As Thailand’s largest island, Phuket has for decades drawn sun seekers, water sports enthusiasts, island hoppers and late-night revellers, never disappointing with the quality of service and diverse attractions on offer. Ever increasing in popularity and leaving visitors spoilt for choice, Phuket is the go-to option for many seeking to spend time in the Andaman Sea.

The capital Phuket City is found on the east side of the island, culturally rich with colourful 19th-century shop houses and Sino-Portuguese buildings. Main attractions include the Baan Chinpracha mansion, built by a wealthy tin merchant in 1903, it has Italian floor tiles, shuttered windows and antique furniture. Set in a 1930s manor, the Thai Hua Museum houses exhibits on Phuket’s culture and history.

The country’s largest island, mountainous and covered in rain forests, can leave you feeling like you are still on mainland. Besides decadent hours spent lounging on the beach, you will find scuba diving, excellent food, sacred temples and traditional Thai massages. For the activity hungry there is rock climbing, speedboat excursions and a cruise around Ao Phang Nga National Park. The bay’s waters are filled with coral reefs and perfect for snorkelling, even for the inexperienced swimmer, while in the north – wildlife sanctuaries and national parks can be visited.

By far the most popular and somewhat overcrowded tourist area on Phuket is Patong Beach on the central west coast. Most of Phuket’s nightlife and its shopping is in Patong and the area has become increasingly developed. This may be exactly what you are looking for, but if you’re seeking something quieter look to the north of Patong where Kamala Beach, Surin Beach and Bang Tao Beach are generally less developed than Patong. To the southeast is Bon Island and to the south are several coral islands.

The Sirinat National Park on the northwest coast was established in 1981 to protect an area of 90 square kilometres of land and 68 kilometres of marine area, including the Nai Yang Beach where sea turtles lay their eggs, a forward-thinking decision that has preserved the area.

In the historically rich Old Phuket Town you will find shrines, temples, ornate and beautifully preserved shop houses, old-world cafés, tiny print shops, private and public museums. Phuket Old Town is easy to tour on foot and this is what we recommend. The best time to do this is early in the morning or after the day has lost its heat.

The first thing you’ll embrace is the mix of cultures that live here, from Thais, Chinese, Malays, Indians and Nepalese, a young and growing Eurasian community and a unique mix of Hokkien Chinese and Thais called Baba. The Baba are Chinese migrants who settled in Phuket at the beginning of the 20th century and their heritage can be seen in their architectural style, dress and way of life.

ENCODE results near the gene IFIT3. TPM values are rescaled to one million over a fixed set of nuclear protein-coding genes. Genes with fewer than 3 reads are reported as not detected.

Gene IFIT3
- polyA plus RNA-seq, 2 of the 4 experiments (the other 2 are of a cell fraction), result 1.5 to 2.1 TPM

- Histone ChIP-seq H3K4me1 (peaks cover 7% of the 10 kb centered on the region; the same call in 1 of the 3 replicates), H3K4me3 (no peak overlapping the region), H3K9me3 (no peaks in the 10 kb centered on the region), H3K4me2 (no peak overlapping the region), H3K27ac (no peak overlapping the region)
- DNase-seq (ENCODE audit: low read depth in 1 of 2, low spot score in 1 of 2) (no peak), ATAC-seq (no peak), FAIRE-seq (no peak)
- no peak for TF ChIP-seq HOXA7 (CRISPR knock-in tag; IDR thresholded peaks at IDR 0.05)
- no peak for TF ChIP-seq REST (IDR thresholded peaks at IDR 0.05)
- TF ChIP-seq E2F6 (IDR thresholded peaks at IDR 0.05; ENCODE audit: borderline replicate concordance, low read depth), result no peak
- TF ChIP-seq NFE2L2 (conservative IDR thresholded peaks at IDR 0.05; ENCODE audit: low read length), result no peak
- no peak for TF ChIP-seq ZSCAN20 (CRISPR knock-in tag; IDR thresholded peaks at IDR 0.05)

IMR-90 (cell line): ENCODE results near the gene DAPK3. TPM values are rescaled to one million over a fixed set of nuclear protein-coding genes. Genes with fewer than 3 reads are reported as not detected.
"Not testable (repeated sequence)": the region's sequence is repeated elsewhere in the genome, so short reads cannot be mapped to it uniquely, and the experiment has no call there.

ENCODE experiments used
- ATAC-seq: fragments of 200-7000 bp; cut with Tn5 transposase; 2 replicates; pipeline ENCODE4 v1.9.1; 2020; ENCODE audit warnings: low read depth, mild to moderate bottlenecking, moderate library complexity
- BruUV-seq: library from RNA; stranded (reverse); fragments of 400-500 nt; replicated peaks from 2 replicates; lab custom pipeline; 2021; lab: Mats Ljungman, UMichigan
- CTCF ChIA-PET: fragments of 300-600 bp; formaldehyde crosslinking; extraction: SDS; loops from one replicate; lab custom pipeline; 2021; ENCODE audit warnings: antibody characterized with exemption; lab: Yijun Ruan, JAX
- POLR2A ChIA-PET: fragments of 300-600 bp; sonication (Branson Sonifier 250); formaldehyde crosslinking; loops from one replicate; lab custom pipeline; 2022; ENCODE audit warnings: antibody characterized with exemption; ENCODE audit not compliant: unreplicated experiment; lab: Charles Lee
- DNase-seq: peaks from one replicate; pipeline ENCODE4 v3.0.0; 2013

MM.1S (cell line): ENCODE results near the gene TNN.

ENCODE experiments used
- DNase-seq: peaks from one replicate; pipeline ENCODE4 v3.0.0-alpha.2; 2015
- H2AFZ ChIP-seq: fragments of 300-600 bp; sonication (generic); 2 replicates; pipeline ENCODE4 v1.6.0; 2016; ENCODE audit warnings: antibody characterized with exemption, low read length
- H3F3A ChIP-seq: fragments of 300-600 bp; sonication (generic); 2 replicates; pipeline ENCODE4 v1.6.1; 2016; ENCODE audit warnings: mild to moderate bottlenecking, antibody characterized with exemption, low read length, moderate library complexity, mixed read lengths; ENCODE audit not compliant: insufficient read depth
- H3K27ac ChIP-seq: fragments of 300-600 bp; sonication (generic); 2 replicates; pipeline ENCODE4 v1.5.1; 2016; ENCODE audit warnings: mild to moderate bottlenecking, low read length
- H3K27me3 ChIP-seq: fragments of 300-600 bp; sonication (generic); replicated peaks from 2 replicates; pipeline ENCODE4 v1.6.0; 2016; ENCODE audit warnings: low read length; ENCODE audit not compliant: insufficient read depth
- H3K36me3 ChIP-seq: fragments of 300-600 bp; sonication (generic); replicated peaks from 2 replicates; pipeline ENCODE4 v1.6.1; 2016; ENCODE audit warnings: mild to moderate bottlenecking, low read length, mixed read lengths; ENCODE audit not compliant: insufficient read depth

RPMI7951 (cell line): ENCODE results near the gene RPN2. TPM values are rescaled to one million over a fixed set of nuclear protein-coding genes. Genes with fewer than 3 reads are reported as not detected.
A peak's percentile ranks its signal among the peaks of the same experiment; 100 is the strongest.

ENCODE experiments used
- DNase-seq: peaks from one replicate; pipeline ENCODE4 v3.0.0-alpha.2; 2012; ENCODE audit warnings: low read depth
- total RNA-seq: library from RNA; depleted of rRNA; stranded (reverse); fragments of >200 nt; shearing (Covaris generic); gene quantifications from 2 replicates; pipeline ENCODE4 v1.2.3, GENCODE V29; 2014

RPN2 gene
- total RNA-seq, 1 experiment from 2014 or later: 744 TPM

Phuket Walking Street hosts an extremely popular market every Sunday on Thalang Road. This 350m long cosmopolitan street is popular during the week with many shops, restaurants, bars and guesthouses, but really comes to life on Sundays between 4 and 10pm. The area allows visitors to discover some typical southern Thai culinary specialties as well as local handicraft and gift stall and is family-oriented with toy stalls and a trampoline for the little ones.

If you are a shopper or just want to buy some souvenirs to take back home, you should visit the Night Market where there are literally hundreds of stalls set up within this tightly packed marketplace selling literally anything you can imagine at a very good price.

Interesting facts about Phuket

– Phuket, one of Thailand’s southern provinces and the country’s largest island is in the Andaman Sea, with 32 smaller islands off its coast. The Sarasin Bridge to Phang Nga Province connects Phuket Island to the north, with Krabi the neighbouring province.

– Phuket Province covers an area of 576 square kilometres, which makes it just a little smaller than Singapore. The island’s length from north to south is 48 kilometres and its width is 21 kilometres.

– Looking to the early days, it formerly derived its wealth from tin and rubber and enjoys a rich and colourful history, which is worth exploring. Phuket was once one of the major trading routes between India and China and was frequently mentioned in Portuguese, French, Dutch and English ship logs. Today without question, the region gains most of its income from its thriving tourism sector, yet forest, rubber and palm oil plantations do still cover more than half of the island.

– The relatively recent name, ‘Phuket’ is said to be derived from the word bukit which means hill in Malay. The other idea is that the name is derived from two Thai words, ‘phu’ which means mountain and ‘ket’ which means jewel. Either description works. Prior to the renaming it was known as Jung Ceylon and Thalang.

– As can be attained from the origin of the name, seventy percent of Phuket’s area is covered with a mountain range that stretches from north to south.

Best time to visit Phuket

Bear in mind that with a tropical climate, the weather in Phuket varies between warm, cool and rainy. It never really gets cold though. The high tourist season is from November to February when it’s cool and dry, after which it remains hot until May. Monsoon season begins mid-May and goes on until October, although even then the beaches can be enjoyed as the rain is sporadic and the weather remains warm.